The OOH industry’s digital transformation encourages marketers to test and learn
At the DPAA Summit in New York, it’s clear that pipes are getting connected, loops closed.
“In general, the old barriers to OOH advertising are coming down,” said Connor Burden, Co-Founder of OOH marketplace AdQuick. “With the timelessness of OOH advertising, we knew the pandemic wouldn’t last forever and people would be roaming cities again soon.”
The digital transformation that is making out of home (OOH) advertising programmatic, data-driven and more integrated into omnichannel campaigns is paying off for marketers and publishers. Now that these capabilities are available, marketers have new tools to drive outcomes with OOH media.
With public spaces now more open, and with better capabilities for advertisers to leverage OOH moving forward, the OOH ad industry is seeing a boom with no signs of letting up next year.
According to a new study conducted by research firm Advertiser Perceptions, and sponsored by programmatic media company Xaxis, two thirds of media decision makers activated new digital out of home (DOOH) campaigns in the last 18 months, and 81% of advertisers will recommend DOOH in their plans in the next 12 months.
The industry is rebounding strongly from a year of shutdowns in 2020 and early 2021, when many publishers and their digital partners implemented sweeping updates to how inventory is purchased and results are measured for advertisers.
Barry Frey, President and CEO for the DPAA, a global trade association for OOH, said that during the pandemic, the industry was “connecting the pipes.”
In-person and resilient
As the world opens up and more consumers go back to normal outside activities, advertisers are adjusting their game plan to take advantage of the evolving DOOH landscape. This was the mood at the DPA Summit in October, which was held in-person at New York’s Chelsea Piers this year, but went virtual last year.
“This year’s Summit theme of ‘Resilience, Reinvention and Revitalization’… which was what OOH experienced during the pandemic, was fully realized, full throttle at the Summit with an energetic, engaging, ebullient turnout of over 650 media and advertising decision makers,” said Frey. “The re-broadcast and additional footage later in the week reached an additional 580 visitors online.”
At the event, Frey, as the industry’s passionate spokesperson, even displayed a video of himself illustrating the three “R’s” while “refrigerator surfing” in three feet of water in his basement during Hurricane Ida. The message: resilience and transformation in the industry will guard against unseen challenges in the road ahead.
Brands are testing and learning
At the Summit, big brands were talking about their own digital journeys and the role OOH played in their recalculations during the pandemic.
“The world is brighter now,” said Shenan Reed, Senior Vice President Media at L’Oreal. “It’s an ‘Aha moment’ after we’ve been in this box, lifting our heads from our devices. There isn’t a single medium we’ve gotten rid of. Everything has stayed but gotten more complicated. By my math there are something like 73,000 permutations of media, and it makes our jobs more like data analysts than media strategists and planners.”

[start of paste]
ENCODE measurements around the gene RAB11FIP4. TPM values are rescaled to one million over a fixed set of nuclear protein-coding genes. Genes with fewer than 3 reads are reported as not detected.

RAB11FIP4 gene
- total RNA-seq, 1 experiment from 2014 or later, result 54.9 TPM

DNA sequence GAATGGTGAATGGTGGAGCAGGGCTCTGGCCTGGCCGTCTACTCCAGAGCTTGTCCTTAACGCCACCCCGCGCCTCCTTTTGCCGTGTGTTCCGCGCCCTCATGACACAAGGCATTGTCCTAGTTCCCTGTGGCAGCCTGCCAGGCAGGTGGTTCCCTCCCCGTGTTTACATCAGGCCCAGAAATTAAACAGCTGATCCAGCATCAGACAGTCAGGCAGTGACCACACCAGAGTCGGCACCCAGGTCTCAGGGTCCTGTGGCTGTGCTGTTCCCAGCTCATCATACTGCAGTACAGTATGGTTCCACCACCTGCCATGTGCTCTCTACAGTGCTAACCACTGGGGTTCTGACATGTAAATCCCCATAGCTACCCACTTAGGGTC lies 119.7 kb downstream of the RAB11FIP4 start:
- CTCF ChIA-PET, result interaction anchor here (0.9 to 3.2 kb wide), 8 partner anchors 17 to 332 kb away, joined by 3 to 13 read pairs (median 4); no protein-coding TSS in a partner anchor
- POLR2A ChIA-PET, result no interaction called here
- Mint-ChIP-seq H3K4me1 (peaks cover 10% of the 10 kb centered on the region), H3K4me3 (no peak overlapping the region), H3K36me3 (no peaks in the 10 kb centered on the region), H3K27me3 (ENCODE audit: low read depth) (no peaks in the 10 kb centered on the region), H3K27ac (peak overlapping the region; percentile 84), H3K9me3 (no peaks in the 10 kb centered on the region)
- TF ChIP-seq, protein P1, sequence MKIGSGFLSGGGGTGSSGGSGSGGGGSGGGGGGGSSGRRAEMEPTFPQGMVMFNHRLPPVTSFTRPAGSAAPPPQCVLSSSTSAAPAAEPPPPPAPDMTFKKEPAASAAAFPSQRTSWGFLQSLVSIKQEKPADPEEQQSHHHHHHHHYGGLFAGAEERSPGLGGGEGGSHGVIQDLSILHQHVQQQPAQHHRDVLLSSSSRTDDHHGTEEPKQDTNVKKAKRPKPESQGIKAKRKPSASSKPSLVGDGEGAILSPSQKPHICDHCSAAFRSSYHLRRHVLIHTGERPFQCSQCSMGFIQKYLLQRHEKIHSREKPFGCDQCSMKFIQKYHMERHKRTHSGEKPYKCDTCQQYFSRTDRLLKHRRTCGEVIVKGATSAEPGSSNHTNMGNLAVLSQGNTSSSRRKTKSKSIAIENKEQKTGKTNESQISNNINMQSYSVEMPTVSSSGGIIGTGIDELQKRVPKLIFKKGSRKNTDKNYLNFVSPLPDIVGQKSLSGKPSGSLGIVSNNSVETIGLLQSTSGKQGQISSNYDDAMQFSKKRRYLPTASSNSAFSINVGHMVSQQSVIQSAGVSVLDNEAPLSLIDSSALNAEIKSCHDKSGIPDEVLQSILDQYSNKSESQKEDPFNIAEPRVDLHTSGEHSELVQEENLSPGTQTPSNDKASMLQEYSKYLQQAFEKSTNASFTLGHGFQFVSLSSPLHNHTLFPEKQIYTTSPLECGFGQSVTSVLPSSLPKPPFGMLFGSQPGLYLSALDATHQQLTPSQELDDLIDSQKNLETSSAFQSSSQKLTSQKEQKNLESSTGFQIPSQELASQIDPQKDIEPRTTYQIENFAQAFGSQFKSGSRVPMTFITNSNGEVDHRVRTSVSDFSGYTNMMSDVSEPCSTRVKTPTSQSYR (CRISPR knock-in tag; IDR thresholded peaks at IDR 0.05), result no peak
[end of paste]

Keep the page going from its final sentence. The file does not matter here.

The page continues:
She added that the biggest challenge to cross-channel campaigns is getting all the data in one place. But, she also said that contextual ads work in channels like OOH.
“We’re looking to test and learn, and turn this into new KPIs,” Reed said. “We want to buy ads that elevate the consumer experience. We look at ad clutter, and in OOH there is an opportunity to stand out and be seen. New ad solutions provide an elevated experience on behalf of the consumer.”
Connecting the pipes
Brands can test more and incorporate OOH into an omnichannel campaign because of changes that are bringing more inventory into programmatic deals.
OOH marketplace AdQuick, for instance, recently teamed up with VIOOH, a digital marketplace on the supply side. The result is programmatic access to more premium DOOH inventory, including digital billboards and street furniture through JCDecaux North America.
“Never once did we expect that the OOH industry would take the turn that it did in 2020. The pandemic had a significant impact on the industry,” said AdQuick’s Connor Burden. “We responded by diving into the data to ensure our customers’ campaigns were strategically sound and effective.”
He added, “By using data from our partners that monitor physical movement, as well as our network of media owners with local knowledge, we were able to see where consumers were currently on the ground at that time –– and recommend the OOH media strategies most likely to reach the right consumers.”
Even during the most challenging times for their industry, OOH stepped up to use their inventory for good. AdQuick helped Weiden + Kennedy, Ro, and Quan Media put together a public safety campaign promoting social distancing, called “Stay apart. Together.”
AdQuick also recently partnered with shopper intelligence company Catalina, which “helps close the loop between out-of-home media buys and in-store consumer purchasing behavior,” said Kate Goldvasser, AdQuick’s Head of Programmatic.
The ability to measure lift using OOH media is especially helpful for CPG brands that do a lot of top-of-funnel awareness, but also need to connect the dots with purchase data.
“Advertisers no longer have to rely on store visitation as a proxy for sales –– they can now leverage robust OOH ad targeting and sales lift measurement insights based on actual, in-store product purchases,” said Goldvasser.